In other words, as axial force is applied by a suitable tool during forming, the diameter 9a (see FIG. 2A) of journal 9 is preferably expanded so that any play between the journal 9 and the valve body 7 is substantially decreased, or possibly eliminated. The forming tool is preferably forced into blind hole 15, thereby expanding the walls of journal 9 and simultaneously forming the beads 14. Thus, the fit between journal 9 and valve body 7 is preferably much tighter than the fit which is typically achieved by a conventional nut arrangement (i.e. a nut threaded onto journal 9). Thus, any rattles which can be caused by the contact between journal 9 and valve body 7 can preferably be substantially reduced or eliminated. Further, the present invention essentially permits the valve body 7 to be centered on the journal 9 more accurately, since essentially all play between valve body 7 and journal 9 is eliminated.

Generally, during the forming process, the journal 9 will preferably expand substantially equally all around its circumference, thereby grasping the valve body 7 of the piston 3 preferably on all sides. The end result is preferably a "mushroomed" shape.

The supporting rings 11a and 11b, preferably located inside and outside the row of axially braced components, also each preferably perform an additional function. For example, the supporting ring 11a preferably has a fastening surface 17 as an additional measure to secure a piston ring 18, which piston ring 18 is preferably guided essentially without undercutting, i.e. in this case by means of two contact surfaces 19a and 19b on the valve body 7. With regard to the supporting ring 11b, it should be noted that the ring 11b preferably has a rolling contour which can be used to influence the damping force characteristic. In this embodiment, the rolling contour is preferably formed by two essentially conical surfaces 20a/20b. As a result of this particular shaping process, the damping force characteristic has a progressive curve in the range of higher flow velocities.

Further, in one preferred embodiment as shown in FIG. 2A the valve body 7 may have two preferably concentric grooves 7a and 7b. The grooves 7a and 7b may preferably serve to assist in increasing the pressure force generated by passage 8b, since passage 8b has a relatively small diameter 8c. The piston 3 may also include a spring body 6a or possibly a spring valve.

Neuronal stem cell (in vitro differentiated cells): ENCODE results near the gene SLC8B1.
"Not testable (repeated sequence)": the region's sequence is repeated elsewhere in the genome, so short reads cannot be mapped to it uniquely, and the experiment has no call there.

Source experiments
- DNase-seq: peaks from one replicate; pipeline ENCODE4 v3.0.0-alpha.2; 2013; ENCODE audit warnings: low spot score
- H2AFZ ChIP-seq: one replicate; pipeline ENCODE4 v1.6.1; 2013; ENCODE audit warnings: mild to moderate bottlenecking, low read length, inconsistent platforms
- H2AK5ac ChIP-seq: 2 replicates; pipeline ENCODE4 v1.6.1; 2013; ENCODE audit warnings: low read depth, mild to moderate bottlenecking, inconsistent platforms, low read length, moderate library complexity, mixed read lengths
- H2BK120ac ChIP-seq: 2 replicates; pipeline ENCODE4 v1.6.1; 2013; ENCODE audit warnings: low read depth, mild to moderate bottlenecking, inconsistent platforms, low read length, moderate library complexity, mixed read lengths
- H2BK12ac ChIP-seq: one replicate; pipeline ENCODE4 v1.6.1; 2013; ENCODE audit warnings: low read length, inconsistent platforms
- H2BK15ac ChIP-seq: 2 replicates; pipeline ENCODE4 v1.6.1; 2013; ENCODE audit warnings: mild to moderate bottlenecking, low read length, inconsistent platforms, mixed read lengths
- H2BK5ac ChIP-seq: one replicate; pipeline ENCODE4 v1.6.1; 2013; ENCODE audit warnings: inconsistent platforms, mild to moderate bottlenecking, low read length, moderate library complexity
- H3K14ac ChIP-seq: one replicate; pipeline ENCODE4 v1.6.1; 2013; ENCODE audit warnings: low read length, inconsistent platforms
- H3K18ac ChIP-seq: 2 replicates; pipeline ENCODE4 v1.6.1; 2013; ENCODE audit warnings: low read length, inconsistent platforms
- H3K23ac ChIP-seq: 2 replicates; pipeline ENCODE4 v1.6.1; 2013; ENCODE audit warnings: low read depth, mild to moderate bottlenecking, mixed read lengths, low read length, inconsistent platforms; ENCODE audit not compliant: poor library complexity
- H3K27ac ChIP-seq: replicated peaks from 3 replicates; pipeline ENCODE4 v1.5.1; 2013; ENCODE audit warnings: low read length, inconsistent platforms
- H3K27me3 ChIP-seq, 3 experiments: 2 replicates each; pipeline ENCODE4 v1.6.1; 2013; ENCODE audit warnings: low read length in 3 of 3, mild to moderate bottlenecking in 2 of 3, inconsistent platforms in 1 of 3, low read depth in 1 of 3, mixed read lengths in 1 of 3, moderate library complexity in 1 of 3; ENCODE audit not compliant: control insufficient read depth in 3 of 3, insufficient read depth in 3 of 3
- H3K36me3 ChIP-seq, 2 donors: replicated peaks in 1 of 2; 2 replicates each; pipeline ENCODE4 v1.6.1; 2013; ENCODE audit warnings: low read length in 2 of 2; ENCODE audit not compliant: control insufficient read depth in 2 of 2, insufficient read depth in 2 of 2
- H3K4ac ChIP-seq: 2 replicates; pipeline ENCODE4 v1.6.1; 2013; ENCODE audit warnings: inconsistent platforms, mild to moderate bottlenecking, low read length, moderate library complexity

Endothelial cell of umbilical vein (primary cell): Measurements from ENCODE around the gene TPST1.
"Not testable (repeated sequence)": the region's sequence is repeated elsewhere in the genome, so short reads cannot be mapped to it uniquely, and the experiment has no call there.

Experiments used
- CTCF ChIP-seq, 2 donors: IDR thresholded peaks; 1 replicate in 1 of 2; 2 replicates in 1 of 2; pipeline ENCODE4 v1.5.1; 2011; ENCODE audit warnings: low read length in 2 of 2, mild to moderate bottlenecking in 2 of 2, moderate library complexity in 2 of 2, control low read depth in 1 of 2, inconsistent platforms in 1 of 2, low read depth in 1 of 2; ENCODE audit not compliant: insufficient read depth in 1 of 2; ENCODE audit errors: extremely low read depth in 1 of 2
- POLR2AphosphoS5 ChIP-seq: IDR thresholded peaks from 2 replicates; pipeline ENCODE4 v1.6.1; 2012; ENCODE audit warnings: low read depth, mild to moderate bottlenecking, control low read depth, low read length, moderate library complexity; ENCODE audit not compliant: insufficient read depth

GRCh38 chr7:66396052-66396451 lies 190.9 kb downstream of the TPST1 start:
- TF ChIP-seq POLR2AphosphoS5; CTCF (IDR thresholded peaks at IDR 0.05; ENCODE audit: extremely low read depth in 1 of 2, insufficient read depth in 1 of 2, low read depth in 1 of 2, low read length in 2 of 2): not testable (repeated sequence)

The embodiment illustrated in FIG. 3 is essentially distinguished from the embodiment illustrated in FIG. 2 in one aspect by the fact that the supporting ring 11a, with its fastening surface 17, is preferably at least partly supported on the end face of the valve body 7. The fastening surface 17, as well as the contact surfaces 19a and 19b, preferably form a chamber for the piston ring 18.

With regard to the piston ring 18, essentially all that needs to be taken into consideration are the contact surface 19a, and the height of the piston ring.

As a variant of the configuration illustrated in FIG. 2, in FIG. 3 the throttle disc 12 is preferably shifted toward the supporting ring 11a.

Thus, the overlap 16 can be preferably significantly increased while retaining the same depth of the blind hole 15, possibly by relocating the throttle disc 12.

The supporting ring 11b is also preferably designed so that the decrease in pressure inside the valve occurs over a longer flow distance. The supporting ring 11b, together with the valve body 7, preferably forms an annular gap 21, so that unpleasant flow noises can be suppressed.

To influence the valve characteristic, a return stop 22, preferably in the form of a spring body with a cover disc, can be used, in particular if only small volumes need to be handled in the compression direction.

Of course, it should be understood that the valve design described above can also be employed in a bottom valve. Such a bottom valve may include that shown in FIG. 55 of U.S. Pat. No. 4,650,042, granted to Heinz Knecht et al. on Mar. 17, 1987, or that shown in FIG. 1 of U.S. Pat. No. 4,802,561, granted to Heinz Knecht et al. on Feb. 7, 1989.

FIG. 4 illustrates one embodiment of a piston 103 in a two-tube shock absorber. In FIG. 4, the piston 103 is illustrated in cross section, whereby on the piston rod 102 there is a preferably cylindrical component 108, which cylindrical component 108 in this embodiment is configured as a journal of the piston rod 102. The cylindrical component 108 preferably holds, in the axial direction, the valve disc 106a and the valve body 107. The fastening element 109 is preferably pushed onto the cylindrical component 108, and an appropriate prestress is applied. After the application of the corresponding prestress, the fastening of the fastening element 109 preferably to the cylindrical component 108 can be accomplished in the form of a weld joint, e.g. by laser welding, in spots or alternatively over the entire circumference. There are two embodiments shown in the lower half of FIGS. 4 and 4A to preferably illustrate an all-around weld seam 109b and a spot weld 109a. When an all-around weld seam 109b is used, the fastening element 109 can preferably be in the form of a sleeve (left half of FIGS. 4 and 4A). If, on the other hand, a spot weld 109a is used, the fastening element 109 can preferably be in the form of a pot-shaped component (right half of FIGS. 4 and 4A).

Thus, if a spot weld 109a is employed, the strength of the fastening element may preferably be increased by including a bottom portion 109c. Thus, the fastening element preferably has the form of a "pot".